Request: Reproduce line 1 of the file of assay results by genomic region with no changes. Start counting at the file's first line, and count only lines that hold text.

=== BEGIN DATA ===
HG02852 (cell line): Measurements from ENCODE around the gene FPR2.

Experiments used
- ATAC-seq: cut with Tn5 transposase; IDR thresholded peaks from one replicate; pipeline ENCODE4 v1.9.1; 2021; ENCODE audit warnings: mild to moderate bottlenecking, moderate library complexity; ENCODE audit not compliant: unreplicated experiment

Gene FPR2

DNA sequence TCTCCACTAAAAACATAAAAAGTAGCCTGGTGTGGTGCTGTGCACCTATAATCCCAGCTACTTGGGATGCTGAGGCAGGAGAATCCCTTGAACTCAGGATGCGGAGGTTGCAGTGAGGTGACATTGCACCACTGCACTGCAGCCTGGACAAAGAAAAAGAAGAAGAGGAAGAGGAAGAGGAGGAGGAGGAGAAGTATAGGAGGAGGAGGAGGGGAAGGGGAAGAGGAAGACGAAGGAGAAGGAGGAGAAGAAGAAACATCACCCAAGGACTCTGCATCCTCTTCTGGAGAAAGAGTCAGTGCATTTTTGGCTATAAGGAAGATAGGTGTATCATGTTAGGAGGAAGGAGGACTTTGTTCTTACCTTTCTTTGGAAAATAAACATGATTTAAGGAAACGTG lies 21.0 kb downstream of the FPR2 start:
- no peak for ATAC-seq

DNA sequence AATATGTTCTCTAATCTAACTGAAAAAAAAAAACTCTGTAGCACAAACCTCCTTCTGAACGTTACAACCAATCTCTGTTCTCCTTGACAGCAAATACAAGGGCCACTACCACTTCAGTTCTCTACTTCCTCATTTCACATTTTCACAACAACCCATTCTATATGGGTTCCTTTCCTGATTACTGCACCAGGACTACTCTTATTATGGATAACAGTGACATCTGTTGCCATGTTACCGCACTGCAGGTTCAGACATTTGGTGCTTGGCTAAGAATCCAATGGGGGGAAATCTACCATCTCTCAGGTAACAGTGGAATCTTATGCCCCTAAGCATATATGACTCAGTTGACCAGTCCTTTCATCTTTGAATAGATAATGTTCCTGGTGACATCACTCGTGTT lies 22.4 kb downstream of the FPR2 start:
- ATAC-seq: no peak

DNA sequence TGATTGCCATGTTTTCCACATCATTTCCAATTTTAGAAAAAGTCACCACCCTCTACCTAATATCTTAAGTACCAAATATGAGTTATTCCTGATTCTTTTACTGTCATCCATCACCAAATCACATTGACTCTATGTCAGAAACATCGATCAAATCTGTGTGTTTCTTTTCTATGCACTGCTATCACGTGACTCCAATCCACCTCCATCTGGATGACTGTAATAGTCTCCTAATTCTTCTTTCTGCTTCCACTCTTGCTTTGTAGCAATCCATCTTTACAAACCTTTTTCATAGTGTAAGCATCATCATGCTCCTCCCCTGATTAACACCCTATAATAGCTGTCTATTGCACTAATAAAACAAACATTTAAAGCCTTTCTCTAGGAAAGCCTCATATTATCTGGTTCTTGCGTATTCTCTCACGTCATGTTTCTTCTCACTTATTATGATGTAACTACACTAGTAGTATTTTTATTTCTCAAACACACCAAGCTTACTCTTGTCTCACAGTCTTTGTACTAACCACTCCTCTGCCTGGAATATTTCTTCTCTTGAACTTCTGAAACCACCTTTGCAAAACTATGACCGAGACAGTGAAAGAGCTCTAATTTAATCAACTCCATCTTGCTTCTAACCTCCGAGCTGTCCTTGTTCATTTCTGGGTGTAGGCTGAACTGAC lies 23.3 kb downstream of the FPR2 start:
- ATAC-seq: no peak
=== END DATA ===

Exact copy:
HG02852 (cell line): Measurements from ENCODE around the gene FPR2.